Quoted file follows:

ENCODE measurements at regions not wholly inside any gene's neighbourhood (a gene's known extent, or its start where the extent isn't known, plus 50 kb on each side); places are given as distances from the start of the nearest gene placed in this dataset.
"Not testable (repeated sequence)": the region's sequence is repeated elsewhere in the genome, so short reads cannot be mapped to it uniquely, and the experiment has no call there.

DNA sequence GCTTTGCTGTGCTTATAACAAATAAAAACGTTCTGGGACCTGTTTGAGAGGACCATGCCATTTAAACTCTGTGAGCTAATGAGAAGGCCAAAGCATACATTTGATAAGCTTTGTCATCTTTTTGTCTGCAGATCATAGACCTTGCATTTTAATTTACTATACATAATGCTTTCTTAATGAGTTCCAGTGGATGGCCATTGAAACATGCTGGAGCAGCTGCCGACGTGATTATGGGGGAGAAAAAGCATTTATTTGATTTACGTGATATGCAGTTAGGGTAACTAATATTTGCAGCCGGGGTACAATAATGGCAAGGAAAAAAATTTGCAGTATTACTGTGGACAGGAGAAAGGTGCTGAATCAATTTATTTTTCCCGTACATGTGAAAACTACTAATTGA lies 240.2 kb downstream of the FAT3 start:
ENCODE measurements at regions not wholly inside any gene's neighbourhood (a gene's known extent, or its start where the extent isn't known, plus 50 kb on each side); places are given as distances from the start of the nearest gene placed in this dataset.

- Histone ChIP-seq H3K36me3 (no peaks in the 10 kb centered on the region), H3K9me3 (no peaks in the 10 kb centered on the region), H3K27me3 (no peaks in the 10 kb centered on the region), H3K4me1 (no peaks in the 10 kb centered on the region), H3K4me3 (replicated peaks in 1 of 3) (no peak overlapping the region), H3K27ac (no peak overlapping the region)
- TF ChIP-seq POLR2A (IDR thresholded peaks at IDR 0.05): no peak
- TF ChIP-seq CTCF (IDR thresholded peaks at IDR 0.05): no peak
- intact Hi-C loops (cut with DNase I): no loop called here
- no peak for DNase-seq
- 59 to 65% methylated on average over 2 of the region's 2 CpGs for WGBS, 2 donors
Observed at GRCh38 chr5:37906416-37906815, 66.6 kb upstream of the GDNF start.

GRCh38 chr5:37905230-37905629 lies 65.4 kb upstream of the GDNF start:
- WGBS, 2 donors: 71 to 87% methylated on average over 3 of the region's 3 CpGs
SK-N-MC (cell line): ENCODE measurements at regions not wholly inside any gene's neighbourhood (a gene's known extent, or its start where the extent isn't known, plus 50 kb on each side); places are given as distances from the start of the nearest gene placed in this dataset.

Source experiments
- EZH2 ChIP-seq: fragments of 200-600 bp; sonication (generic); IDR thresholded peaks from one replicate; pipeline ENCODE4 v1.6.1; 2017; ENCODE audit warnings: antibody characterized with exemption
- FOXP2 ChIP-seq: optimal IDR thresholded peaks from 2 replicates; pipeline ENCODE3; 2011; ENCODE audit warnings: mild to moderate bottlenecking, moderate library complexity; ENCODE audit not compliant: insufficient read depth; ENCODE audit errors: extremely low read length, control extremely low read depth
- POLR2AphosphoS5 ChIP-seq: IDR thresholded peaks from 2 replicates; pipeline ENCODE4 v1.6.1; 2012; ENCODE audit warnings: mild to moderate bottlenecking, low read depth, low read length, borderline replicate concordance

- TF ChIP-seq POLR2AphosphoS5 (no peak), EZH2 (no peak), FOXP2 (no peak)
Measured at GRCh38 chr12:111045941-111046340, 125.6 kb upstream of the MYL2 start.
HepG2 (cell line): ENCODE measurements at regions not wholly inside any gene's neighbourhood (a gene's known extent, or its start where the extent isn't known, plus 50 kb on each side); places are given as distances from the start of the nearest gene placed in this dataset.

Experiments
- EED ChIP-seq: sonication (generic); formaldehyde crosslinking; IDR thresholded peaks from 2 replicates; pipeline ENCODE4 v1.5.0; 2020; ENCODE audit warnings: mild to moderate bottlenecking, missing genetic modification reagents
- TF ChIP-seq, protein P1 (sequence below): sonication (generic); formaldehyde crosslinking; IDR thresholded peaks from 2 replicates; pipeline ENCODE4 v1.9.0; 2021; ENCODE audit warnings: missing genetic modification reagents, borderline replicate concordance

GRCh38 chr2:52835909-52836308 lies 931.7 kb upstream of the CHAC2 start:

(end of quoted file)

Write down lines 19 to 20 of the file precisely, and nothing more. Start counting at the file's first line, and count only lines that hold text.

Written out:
- TF ChIP-seq POLR2AphosphoS5 (no peak), EZH2 (no peak), FOXP2 (no peak)
Measured at GRCh38 chr12:111045941-111046340, 125.6 kb upstream of the MYL2 start.